JEP: Broadsheet to Tabloid
On 24th February 1977, the Jersey Evening Post announced that it would begin a new era in printing from its new purpose built complex at Five Oaks. The 87 year old history as a broadsheet would come to an end, and it would change to a tabloid size.
They were very careful to put some distance between themselves and the tabloids: “Examine the ‘Daily Mail’ or the newly designed ‘Daily Express’. That is the size we are going to be, but that does not mean we are going to look like them or be like them”.
The 20 page broadsheet edition would become a 40 page tabloid in the new format. Despite the way the paper size varies from day to day, Monday this week was 68 pages, so the increase in page count is still there.
But in 1977, the price was 7p, and it is now 65p! Measuring worth says that “In 2015, the relative value of £0.07 from 1977 ranges from £0.37 to £0.87”. So it is within the range we might expect given inflation.
Before making the change, the JEP commissioned an Island wide survey and undertook extensive research both in Jersey and the UK (which they insist on calling “the mainland”).
“Local research has shown a preference of 7 to 2 in favour of the new format and that not only is it more attractive to younger readers, but also equally acceptable to the more mature reader, who finds difficulty handling and turning the current size of page”
Editor Mike Rumfitt said:
“A change of face for the ‘JEP’ in no way reflects a change of heart, mind or beliefs. Real efforts will be therefore be made to ensure that even though it is more convenient to handle, the new ‘JEP’ will still reflect the thoughts and concerns, the weaknesses and strengths, the success and failures of Jersey as an Island and Jersey as a people.”
Hardbencher, alias Betty Brooke was writing in the JEP at the time. She did the political commentary, often quite barbed but fun. Later, of course, she became a Senator in the States and stopped and I suspect found the frustrations which come from being a pundit offering criticisms and solutions from outside, and trying to get the States to do anything.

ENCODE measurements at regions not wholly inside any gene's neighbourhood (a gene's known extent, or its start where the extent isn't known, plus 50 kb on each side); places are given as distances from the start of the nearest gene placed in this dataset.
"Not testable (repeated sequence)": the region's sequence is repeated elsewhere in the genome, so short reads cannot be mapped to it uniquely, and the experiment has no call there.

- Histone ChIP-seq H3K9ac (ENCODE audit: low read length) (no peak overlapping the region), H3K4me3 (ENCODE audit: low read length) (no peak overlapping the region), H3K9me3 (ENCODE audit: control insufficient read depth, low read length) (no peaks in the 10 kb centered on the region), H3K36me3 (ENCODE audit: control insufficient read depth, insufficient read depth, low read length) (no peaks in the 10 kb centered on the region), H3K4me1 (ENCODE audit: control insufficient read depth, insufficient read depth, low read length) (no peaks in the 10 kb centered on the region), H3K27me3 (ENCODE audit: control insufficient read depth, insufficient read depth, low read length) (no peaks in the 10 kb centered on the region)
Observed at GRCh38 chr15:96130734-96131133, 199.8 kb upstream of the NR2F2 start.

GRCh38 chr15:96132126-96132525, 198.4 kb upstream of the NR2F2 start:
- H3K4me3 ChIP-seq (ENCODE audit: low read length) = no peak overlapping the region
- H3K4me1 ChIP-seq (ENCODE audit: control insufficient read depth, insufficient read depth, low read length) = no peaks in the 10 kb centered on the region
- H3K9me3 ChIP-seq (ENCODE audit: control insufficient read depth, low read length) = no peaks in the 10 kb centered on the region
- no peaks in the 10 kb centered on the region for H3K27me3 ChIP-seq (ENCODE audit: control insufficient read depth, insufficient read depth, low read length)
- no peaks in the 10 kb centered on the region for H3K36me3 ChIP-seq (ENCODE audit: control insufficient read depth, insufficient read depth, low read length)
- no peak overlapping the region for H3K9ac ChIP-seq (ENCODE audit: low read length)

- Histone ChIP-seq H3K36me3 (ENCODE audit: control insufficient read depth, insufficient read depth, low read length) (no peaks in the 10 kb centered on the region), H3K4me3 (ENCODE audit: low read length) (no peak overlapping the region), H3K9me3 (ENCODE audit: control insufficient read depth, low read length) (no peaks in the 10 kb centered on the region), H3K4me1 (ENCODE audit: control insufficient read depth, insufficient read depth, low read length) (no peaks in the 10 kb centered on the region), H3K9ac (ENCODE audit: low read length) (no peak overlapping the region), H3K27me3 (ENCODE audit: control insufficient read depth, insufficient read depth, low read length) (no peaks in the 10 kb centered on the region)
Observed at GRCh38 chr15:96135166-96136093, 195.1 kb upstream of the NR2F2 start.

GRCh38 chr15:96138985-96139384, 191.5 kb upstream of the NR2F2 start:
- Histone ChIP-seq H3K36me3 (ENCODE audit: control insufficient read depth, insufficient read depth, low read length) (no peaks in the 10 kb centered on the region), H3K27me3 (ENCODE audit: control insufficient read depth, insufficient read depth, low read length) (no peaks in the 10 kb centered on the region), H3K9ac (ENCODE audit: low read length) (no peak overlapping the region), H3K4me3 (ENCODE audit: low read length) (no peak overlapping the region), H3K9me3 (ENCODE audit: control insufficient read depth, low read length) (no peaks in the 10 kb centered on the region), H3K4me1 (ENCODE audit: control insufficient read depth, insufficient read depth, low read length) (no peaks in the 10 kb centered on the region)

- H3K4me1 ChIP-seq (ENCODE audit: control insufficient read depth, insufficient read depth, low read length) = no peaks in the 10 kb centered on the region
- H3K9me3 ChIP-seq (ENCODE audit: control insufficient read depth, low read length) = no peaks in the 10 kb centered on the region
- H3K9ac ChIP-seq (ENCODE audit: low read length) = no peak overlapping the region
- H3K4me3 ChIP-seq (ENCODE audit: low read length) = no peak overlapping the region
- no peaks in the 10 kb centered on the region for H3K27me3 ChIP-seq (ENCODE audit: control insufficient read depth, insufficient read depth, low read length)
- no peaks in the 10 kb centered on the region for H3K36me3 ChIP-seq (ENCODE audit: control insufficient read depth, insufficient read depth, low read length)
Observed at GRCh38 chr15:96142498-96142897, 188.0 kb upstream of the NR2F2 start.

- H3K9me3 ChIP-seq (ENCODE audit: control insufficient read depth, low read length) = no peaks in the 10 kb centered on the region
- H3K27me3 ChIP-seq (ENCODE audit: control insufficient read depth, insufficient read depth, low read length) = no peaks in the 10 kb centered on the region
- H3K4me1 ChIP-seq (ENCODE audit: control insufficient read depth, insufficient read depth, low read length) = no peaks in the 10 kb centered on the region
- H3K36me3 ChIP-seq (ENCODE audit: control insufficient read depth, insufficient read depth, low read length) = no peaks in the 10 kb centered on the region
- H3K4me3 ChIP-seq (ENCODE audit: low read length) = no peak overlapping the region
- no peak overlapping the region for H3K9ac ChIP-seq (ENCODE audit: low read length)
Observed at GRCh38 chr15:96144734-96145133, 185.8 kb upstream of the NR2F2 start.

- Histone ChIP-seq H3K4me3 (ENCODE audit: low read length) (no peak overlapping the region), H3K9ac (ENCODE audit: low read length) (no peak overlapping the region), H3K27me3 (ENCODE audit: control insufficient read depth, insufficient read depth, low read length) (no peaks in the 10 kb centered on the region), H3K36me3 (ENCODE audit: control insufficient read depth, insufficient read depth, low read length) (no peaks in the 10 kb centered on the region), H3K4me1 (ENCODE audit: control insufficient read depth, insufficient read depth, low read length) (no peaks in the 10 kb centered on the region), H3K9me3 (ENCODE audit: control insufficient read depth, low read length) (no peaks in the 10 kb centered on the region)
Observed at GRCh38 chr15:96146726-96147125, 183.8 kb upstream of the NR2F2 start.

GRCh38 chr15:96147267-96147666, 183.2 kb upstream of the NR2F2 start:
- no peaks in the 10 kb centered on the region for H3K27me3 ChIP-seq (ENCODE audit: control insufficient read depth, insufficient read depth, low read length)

I always think of the States rather like a large ship – the Ship of States – which because of its huge bulk and weight, takes a long time to turn to a different direction. The Titanic had those problems, and it is ok, as long as there are no icebergs up ahead. The nautical theme came through in her piece which was entitled “Hardbencher in the HMS Jersey ‘Jollity’”.
Colomberie “Mates” win Court action against UK chain is another story. “Mates” was a retail supplier of men and women’s clothes with 40 outlets, and when they decided to set up shop in Jersey, they discovered another outlet in Colomberie with the same name, “and a similar trading format of selling men and women’s clothing in the same shop”. The joint chairman of the UK “Mates”, Alan Grieve, thought they had a legitimate grievance.
They brought a court action to restrain the local shop from using the name, but it was dismissed by the Deputy Bailiff, Mr Peter Crill, who said that the UK Mates had to prove that their businesses was distinctive and recognised in Jersey, and that there was a possibility of confusion between their business and that of the defendant company. He said there was insufficient evidence to show that the UK “Mates” was well known in Jersey.
Today, of course, they might well have an internet presence which they could use to be more well known locally, and the argument might be harder to sustain.